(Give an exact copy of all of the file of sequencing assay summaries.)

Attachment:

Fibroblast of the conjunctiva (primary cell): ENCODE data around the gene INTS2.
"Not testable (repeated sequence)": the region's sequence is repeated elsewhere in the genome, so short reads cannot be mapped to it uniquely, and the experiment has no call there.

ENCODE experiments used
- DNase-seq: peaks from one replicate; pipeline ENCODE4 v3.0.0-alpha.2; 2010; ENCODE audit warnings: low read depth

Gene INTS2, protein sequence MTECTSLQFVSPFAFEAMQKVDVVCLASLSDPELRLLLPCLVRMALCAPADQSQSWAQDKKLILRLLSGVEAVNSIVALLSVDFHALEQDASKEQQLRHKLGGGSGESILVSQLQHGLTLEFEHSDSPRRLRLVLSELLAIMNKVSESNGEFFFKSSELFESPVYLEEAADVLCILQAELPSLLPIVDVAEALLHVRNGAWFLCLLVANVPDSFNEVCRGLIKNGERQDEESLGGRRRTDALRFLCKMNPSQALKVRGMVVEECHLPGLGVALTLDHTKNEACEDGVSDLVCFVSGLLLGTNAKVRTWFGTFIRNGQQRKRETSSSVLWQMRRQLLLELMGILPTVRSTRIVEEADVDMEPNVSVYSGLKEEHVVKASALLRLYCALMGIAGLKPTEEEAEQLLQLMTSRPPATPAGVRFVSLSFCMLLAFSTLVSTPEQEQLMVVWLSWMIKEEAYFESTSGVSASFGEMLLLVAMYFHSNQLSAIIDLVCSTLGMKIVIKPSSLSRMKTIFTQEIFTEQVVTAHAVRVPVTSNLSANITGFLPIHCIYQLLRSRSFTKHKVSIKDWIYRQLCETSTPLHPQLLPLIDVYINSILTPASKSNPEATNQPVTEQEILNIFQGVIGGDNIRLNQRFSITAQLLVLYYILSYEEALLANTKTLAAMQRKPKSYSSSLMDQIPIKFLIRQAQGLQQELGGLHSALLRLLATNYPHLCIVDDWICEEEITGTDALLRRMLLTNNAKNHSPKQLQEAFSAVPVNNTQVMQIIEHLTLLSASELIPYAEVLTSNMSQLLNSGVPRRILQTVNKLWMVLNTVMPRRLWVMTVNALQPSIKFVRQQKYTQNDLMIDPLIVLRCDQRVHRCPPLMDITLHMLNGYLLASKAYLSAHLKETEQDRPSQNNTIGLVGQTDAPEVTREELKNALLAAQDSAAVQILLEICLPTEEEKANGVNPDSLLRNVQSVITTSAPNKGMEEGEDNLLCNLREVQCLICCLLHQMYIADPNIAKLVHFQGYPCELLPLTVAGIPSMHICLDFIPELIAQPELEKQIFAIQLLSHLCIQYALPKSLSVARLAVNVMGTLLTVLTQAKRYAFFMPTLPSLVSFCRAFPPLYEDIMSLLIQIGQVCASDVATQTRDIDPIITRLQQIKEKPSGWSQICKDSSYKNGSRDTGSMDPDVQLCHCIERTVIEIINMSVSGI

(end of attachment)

Fibroblast of the conjunctiva (primary cell): ENCODE data around the gene INTS2.
"Not testable (repeated sequence)": the region's sequence is repeated elsewhere in the genome, so short reads cannot be mapped to it uniquely, and the experiment has no call there.

ENCODE experiments used
- DNase-seq: peaks from one replicate; pipeline ENCODE4 v3.0.0-alpha.2; 2010; ENCODE audit warnings: low read depth

Gene INTS2, protein sequence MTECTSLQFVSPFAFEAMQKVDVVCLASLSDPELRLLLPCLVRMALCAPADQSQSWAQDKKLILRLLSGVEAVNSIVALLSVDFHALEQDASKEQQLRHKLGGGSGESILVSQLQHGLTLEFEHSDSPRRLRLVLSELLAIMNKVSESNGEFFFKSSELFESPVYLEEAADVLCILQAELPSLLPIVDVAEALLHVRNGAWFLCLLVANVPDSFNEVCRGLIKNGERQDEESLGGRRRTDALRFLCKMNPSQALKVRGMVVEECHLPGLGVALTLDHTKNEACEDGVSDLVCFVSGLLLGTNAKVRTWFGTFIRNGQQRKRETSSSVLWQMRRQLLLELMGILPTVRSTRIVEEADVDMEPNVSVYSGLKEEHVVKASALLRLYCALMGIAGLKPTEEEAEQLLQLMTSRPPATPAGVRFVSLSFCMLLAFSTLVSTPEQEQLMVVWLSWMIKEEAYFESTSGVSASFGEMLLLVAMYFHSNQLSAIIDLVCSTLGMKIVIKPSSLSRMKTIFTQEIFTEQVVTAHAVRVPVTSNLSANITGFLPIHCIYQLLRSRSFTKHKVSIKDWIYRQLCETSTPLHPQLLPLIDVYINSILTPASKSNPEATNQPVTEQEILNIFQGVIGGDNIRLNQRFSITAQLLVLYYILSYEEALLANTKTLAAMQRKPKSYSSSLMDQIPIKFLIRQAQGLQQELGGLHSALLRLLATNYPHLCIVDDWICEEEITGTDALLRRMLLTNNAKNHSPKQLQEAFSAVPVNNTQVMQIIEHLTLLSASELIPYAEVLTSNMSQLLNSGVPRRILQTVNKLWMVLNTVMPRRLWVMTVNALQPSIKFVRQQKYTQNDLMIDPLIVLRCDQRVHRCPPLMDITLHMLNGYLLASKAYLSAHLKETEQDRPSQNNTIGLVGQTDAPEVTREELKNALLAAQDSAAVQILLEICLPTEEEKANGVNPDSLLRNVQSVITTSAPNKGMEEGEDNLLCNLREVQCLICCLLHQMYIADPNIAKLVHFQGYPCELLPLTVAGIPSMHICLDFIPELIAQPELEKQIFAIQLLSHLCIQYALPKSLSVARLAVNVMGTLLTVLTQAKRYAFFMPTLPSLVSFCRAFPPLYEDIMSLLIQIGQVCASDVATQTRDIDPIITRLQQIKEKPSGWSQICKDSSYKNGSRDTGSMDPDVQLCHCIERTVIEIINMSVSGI